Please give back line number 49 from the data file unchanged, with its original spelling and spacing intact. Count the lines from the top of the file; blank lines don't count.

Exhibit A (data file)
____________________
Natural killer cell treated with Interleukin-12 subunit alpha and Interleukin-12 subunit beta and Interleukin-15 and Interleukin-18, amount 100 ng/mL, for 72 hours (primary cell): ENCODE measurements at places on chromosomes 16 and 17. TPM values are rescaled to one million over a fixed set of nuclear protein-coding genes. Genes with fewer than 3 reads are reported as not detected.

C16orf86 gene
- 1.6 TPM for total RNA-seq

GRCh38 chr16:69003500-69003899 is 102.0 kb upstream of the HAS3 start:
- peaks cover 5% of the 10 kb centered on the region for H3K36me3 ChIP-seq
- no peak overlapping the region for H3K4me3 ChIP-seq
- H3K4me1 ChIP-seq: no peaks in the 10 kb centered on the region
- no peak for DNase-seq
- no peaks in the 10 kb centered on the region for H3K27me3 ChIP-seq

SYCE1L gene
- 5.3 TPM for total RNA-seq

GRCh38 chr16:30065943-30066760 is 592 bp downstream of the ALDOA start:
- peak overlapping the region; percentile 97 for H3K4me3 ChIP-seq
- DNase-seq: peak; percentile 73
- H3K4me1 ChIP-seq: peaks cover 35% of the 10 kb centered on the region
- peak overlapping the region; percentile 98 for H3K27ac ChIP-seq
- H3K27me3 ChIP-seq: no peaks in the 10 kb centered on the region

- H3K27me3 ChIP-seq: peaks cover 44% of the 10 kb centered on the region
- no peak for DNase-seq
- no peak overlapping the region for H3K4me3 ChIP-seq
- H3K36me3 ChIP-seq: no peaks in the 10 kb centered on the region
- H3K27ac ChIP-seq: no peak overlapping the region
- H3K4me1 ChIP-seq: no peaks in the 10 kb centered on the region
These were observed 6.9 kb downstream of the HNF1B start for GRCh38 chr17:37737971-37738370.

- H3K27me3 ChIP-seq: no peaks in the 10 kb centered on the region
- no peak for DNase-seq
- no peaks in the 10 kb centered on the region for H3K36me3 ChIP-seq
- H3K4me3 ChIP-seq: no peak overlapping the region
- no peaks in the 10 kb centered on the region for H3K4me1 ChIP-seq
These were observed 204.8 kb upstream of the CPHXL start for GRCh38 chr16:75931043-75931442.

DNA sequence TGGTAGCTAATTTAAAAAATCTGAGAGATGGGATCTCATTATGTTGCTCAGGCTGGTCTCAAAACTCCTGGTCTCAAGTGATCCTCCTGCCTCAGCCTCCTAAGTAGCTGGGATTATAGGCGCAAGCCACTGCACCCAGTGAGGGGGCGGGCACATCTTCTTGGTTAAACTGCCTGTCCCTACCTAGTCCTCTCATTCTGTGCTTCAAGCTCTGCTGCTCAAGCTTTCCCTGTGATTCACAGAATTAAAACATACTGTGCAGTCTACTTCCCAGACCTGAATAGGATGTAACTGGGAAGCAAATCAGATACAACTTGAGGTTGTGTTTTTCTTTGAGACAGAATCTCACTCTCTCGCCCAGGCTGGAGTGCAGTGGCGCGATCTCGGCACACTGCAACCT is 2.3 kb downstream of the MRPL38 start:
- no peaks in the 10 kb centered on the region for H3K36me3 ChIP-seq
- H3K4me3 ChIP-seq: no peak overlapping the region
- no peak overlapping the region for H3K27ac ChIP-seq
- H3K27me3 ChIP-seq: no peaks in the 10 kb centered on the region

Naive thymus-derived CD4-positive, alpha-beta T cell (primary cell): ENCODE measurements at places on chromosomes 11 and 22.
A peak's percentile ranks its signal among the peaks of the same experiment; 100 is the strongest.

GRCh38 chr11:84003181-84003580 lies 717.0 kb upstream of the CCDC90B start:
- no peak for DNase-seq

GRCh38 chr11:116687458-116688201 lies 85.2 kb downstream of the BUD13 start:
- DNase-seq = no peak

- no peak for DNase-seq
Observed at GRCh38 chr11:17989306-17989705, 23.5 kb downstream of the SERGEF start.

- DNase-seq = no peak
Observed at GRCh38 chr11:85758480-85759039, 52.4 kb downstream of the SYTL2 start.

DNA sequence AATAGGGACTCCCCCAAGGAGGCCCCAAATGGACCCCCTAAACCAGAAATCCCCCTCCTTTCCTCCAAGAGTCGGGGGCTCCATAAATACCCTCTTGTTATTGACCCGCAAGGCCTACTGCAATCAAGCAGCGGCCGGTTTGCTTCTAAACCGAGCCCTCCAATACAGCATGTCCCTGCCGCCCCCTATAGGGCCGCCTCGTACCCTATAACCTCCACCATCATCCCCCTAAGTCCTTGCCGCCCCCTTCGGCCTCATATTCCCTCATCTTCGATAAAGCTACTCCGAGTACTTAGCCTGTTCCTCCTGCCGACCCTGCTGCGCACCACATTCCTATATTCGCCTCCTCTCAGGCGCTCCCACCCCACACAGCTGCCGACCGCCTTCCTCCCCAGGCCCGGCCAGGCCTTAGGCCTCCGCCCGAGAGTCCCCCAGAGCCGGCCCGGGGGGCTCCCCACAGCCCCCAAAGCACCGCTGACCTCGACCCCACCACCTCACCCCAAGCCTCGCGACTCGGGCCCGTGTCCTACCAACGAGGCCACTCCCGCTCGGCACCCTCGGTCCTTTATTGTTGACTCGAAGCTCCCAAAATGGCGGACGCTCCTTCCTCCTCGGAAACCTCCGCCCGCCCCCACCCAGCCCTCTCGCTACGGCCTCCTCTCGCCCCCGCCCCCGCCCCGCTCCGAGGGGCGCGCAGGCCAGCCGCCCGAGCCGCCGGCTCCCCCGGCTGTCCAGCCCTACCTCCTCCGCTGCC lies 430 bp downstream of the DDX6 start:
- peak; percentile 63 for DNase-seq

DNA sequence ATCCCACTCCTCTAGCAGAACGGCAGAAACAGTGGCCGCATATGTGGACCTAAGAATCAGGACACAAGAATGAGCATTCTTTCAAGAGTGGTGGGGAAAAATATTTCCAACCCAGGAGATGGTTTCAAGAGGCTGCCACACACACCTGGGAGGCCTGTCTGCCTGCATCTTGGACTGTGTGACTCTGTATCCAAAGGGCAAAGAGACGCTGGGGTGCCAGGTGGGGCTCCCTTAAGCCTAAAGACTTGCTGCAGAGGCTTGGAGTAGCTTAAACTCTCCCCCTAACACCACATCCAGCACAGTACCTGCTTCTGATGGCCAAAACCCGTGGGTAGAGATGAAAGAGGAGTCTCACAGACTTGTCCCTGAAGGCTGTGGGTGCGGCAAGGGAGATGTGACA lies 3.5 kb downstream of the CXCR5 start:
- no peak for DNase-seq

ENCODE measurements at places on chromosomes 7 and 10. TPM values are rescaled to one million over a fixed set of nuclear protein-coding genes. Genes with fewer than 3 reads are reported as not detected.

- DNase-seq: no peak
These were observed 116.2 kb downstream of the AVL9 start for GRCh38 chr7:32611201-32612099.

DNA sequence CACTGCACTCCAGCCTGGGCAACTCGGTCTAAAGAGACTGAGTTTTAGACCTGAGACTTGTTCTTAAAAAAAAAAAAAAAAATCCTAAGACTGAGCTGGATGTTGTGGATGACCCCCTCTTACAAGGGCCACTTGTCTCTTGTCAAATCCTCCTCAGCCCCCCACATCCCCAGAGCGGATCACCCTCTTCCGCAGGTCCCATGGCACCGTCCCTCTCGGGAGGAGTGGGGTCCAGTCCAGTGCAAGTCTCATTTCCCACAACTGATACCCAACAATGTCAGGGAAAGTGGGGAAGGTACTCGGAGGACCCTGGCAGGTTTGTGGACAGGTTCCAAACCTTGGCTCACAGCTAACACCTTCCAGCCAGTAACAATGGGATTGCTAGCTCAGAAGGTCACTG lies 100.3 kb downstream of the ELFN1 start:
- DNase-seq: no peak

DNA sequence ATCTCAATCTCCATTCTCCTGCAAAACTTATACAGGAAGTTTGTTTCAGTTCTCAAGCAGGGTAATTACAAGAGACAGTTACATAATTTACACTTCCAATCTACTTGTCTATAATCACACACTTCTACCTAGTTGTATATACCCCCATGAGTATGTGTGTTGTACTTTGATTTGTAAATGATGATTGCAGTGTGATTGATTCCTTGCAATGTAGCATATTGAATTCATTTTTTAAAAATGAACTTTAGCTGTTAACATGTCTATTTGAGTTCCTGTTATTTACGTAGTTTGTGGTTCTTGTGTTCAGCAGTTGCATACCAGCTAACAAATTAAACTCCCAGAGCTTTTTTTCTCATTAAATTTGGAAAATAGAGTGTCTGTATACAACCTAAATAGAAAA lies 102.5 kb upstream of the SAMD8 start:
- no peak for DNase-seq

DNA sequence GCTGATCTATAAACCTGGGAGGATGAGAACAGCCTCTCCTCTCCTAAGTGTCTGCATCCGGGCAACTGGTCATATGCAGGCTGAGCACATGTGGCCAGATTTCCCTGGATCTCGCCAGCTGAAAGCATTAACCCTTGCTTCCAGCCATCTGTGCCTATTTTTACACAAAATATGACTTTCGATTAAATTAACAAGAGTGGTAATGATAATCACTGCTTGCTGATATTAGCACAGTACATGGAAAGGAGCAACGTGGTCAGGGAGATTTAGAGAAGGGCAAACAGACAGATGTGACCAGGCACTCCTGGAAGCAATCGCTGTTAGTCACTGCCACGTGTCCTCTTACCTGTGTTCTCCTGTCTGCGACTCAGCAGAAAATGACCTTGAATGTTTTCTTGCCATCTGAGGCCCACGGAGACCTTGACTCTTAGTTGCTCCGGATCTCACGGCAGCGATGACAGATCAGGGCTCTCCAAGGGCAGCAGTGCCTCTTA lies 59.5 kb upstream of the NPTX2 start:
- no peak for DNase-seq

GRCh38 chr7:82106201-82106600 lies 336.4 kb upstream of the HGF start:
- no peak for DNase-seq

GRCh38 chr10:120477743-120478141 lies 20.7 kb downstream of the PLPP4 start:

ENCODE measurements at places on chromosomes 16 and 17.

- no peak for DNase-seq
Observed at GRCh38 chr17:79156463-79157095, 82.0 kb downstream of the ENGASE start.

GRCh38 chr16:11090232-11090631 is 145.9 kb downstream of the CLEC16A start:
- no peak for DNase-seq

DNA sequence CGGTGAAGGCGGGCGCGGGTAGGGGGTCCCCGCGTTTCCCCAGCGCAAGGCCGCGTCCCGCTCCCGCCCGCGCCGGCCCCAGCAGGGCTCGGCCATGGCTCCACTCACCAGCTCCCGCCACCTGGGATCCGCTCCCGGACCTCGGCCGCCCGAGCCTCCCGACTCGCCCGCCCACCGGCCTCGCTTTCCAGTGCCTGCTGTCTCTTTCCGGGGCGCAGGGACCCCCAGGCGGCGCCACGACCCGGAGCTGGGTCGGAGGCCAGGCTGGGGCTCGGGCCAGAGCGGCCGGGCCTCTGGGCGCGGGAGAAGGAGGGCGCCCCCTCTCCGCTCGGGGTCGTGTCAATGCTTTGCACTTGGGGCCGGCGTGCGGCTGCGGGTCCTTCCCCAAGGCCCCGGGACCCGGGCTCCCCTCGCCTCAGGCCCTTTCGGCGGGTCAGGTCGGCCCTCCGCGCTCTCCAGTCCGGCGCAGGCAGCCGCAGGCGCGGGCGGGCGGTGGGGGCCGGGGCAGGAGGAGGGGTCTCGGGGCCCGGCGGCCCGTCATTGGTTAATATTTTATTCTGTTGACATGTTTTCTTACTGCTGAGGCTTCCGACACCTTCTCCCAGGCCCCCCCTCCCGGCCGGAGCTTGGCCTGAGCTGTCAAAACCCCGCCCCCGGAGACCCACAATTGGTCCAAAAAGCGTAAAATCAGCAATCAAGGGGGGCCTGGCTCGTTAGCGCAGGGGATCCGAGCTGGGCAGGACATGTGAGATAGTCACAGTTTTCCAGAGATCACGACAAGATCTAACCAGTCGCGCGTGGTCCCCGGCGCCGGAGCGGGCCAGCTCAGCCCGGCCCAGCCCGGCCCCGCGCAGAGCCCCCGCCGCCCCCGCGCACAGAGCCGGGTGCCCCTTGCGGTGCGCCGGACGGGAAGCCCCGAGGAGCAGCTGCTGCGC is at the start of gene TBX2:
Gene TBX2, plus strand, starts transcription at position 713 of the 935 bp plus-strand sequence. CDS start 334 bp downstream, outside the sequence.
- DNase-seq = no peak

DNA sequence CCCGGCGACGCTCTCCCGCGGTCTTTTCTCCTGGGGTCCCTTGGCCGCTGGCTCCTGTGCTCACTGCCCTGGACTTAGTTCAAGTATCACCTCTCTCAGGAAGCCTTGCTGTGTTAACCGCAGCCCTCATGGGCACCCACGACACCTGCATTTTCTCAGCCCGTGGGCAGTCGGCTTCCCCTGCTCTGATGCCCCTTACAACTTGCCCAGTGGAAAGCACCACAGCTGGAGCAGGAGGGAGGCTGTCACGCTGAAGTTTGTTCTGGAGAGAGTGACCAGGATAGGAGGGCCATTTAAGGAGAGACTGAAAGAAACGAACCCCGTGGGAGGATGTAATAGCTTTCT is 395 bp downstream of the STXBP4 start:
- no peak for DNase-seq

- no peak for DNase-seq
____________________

- no peak for DNase-seq